Hone Erihe says disability is no obstacle to learning te reo Māori.
The Ngāti Kahu man, who suffers from a neurological disorder which has left him severely disabled, spends four hours every Tuesday traveling to and from his reo class in Māngere.
"Māori are always coming up with excuses like 'I’m sick, I’m disabled', well is that right? Go and learn, don’t sit at home embarrassed because you can’t speak Māori."
Diagnosed at 12 years old with the debilitating disease, he slowly lost his ability to walk.
Doctors told him that he wouldn't live past his 16th birthday. Now 29, Erihe decided to go back to school.
He says, "I started going to computer classes and a teacher from Africa asked me in Māori where I was from. At that time I only knew a few words in Māori. It was difficult, I said to him, 'bro, I don’t know what you said', he saw my moko on my arm and at that time it was just a decoration. I finished my computer classes and then started on my journey to learn the Māori language."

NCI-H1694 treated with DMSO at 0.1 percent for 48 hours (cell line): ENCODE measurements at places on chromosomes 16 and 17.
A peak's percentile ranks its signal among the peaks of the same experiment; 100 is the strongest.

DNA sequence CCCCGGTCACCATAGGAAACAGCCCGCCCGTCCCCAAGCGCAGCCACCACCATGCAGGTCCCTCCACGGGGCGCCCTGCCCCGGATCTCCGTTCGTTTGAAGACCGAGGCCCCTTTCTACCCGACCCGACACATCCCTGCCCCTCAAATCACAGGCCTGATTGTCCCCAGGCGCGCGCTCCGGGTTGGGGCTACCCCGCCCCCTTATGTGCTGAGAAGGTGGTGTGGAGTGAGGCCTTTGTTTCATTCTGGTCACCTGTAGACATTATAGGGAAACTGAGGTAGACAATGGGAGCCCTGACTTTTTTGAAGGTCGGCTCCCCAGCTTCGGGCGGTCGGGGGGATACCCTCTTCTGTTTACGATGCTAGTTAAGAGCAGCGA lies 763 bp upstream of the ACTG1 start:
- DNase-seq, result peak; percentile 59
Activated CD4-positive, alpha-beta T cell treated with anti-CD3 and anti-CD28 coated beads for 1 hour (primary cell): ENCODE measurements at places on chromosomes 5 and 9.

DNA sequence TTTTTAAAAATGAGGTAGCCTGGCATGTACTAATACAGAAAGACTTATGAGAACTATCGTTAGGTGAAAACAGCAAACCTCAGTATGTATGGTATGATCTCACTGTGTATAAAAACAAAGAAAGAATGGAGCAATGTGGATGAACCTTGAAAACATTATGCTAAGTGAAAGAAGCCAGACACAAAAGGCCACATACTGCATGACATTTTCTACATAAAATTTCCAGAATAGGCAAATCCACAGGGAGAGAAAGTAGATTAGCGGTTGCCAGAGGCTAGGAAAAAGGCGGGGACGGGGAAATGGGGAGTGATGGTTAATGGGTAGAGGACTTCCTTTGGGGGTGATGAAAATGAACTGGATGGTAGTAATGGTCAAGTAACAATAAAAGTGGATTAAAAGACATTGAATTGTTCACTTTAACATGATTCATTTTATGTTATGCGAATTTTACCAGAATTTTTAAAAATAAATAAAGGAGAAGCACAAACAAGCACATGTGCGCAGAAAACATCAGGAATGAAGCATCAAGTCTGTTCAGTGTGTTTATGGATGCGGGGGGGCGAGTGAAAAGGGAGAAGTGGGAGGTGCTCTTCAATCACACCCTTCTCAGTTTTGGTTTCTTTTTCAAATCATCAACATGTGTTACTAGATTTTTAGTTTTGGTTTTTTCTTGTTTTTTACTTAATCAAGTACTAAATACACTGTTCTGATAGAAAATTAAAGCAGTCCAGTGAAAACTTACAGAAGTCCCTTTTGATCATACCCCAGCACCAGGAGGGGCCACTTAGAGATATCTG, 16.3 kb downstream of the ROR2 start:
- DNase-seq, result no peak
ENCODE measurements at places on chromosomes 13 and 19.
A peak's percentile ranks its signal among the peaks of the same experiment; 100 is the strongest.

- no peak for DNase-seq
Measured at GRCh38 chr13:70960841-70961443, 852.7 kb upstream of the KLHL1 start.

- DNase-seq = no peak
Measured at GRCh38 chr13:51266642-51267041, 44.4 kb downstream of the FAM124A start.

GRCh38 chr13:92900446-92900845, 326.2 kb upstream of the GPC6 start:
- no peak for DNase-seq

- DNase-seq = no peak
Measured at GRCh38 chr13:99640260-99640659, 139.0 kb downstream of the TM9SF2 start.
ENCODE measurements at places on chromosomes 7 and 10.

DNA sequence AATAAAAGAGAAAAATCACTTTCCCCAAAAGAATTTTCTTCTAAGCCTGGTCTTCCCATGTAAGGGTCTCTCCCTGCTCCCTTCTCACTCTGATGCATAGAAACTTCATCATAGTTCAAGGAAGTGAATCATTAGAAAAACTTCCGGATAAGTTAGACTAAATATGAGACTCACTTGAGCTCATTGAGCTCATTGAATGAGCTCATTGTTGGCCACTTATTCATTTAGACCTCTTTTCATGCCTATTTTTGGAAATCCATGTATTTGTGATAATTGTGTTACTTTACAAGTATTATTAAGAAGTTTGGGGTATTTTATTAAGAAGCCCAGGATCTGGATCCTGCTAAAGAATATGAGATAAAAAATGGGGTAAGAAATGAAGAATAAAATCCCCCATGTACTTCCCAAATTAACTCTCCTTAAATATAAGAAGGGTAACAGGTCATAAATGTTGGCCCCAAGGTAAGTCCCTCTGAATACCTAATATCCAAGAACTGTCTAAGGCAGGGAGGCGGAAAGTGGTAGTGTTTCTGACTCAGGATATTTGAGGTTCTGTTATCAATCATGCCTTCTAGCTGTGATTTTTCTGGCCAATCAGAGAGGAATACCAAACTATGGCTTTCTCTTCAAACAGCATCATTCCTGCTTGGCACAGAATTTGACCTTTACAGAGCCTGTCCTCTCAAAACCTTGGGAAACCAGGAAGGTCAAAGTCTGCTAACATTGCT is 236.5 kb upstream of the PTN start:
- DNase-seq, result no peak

Erihe is currently enrolled at Te Wānanga o Aotearoa and taught by Mataia Keepa.
"He finds it difficult to use his hands to write, so he has to get someone else to write for him," says Keepa, "This isn’t an easy journey but he’s here, every class, every wānanga, he’s here. He’s usually the first of all of my students to arrive, and he always offers to help me to organise the class. When I think about some of the struggles in my life, they don’t even compare to what he goes through."
Erihe encourages everyone to give te reo a go,
"If we don’t speak our language, then it will be lost, that’s the challenge for us all."